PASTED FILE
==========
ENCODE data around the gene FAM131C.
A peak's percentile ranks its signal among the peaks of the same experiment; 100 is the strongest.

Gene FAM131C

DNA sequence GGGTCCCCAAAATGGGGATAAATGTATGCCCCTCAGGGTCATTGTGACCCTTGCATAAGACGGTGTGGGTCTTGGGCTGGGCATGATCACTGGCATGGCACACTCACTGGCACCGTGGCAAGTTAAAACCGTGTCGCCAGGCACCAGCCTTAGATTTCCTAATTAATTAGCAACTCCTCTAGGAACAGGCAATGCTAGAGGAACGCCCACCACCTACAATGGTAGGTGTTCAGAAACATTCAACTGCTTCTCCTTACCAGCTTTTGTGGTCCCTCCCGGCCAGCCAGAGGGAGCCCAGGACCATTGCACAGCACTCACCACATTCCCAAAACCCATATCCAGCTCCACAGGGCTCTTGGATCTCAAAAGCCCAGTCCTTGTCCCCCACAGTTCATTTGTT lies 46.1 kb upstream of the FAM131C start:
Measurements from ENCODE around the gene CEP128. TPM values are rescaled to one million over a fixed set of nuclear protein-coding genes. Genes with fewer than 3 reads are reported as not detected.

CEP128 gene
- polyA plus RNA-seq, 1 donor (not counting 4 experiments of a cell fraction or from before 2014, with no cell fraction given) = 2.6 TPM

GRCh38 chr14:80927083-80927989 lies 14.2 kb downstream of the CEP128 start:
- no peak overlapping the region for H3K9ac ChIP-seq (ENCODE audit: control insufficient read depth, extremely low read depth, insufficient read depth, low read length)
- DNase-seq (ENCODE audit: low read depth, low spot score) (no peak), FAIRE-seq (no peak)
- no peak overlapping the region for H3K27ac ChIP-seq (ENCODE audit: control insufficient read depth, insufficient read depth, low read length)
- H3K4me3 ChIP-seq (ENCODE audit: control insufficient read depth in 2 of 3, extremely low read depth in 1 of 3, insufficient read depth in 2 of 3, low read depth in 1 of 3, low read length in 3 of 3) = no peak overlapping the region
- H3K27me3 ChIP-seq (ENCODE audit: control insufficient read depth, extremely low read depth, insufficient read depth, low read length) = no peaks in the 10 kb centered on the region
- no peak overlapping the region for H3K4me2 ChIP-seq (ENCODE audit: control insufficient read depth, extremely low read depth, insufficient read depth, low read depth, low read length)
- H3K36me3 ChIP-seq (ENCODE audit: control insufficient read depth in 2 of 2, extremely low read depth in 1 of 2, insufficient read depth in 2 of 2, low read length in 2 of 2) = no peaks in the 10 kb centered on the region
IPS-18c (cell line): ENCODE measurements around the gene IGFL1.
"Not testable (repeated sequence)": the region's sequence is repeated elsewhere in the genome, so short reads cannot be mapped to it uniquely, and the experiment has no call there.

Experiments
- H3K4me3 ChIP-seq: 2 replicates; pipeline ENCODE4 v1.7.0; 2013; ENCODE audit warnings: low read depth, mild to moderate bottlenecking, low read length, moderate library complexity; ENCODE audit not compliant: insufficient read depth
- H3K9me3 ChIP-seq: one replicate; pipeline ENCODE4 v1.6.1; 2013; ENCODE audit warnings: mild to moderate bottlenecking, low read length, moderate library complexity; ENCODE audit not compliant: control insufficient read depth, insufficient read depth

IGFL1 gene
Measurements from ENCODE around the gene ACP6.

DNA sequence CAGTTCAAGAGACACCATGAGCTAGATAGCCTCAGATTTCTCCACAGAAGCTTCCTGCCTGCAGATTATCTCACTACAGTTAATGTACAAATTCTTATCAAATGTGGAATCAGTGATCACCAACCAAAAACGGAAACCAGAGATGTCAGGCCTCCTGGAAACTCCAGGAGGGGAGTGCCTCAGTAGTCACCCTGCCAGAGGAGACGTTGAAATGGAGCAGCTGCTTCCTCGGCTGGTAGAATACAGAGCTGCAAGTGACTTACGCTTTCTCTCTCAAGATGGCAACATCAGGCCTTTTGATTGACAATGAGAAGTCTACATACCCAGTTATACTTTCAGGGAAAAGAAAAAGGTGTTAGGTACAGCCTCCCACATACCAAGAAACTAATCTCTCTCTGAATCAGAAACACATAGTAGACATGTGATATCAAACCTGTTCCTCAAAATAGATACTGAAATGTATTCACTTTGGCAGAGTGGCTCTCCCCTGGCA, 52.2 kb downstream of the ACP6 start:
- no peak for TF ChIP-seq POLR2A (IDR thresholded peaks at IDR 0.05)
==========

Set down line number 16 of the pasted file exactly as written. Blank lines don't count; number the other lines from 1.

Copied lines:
IPS-18c (cell line): ENCODE measurements around the gene IGFL1.